The defense that Jharun Ravi was a “jerky kid” failed miserably with his conviction in the Tyler Clementi suicide case, says the New York Times. Lawyers said the result gave new potential to hate-crime prosecutions for cyberbullying and digital spying because it seemed to repudiate the notion that youth was a defense. “The debate in this case was, Was this a stupid college prank or criminal intimidation? And the jury gave a clear answer,” said Suzanne Goldberg, a gender law expert at Columbia Law School. Lawyers said the verdict would encourage other hate-crime prosecutions involving young defendants. Reluctance by prosecutors in the past had suggested that there were few legal consequences to online prying or to social-media irreverence that became abusive.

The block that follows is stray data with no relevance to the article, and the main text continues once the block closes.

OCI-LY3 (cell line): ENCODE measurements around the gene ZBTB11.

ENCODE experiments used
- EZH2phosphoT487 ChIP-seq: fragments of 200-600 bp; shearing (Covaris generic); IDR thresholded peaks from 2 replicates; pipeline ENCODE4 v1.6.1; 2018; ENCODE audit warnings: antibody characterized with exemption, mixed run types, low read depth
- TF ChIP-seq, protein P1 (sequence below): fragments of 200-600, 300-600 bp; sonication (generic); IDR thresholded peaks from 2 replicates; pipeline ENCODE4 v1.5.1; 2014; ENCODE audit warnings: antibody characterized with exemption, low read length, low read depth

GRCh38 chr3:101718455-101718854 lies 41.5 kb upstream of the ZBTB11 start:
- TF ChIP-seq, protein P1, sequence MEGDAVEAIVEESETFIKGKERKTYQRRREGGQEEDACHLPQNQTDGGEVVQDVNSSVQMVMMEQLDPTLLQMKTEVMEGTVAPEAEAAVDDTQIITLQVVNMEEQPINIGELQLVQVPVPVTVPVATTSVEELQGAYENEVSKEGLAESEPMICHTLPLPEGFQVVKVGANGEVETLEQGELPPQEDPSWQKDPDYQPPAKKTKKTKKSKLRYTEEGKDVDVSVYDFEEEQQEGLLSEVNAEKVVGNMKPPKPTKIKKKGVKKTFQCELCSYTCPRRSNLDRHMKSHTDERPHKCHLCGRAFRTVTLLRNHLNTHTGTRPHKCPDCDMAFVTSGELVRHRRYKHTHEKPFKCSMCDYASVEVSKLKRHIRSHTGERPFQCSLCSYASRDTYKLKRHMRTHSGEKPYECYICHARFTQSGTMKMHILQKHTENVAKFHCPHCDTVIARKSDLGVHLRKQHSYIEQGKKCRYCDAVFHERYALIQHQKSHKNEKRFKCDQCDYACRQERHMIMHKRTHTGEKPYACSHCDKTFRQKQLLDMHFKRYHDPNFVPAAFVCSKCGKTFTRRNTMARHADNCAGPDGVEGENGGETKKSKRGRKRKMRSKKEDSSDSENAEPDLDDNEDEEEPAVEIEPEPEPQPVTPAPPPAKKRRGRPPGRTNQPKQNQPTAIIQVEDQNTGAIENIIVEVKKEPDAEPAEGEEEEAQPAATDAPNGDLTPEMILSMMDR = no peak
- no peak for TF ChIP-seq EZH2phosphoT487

The failure of the jerky-kid defense is likely to change the legal landscape, the Times said, by showing that jurors can conclude that young people who are sophisticated enough to spy on, insult, and embarrass one another electronically are sophisticated enough to be held accountable. The verdict showed that the notion of innocent youth as a shield to culpability might not hold as much sway as it once did in court, said former federal prosecutor Marcellus McRae: “Jurors will say their kid or kids they know are more sophisticated than that. For jurors, it doesn't pass the common-sense test.”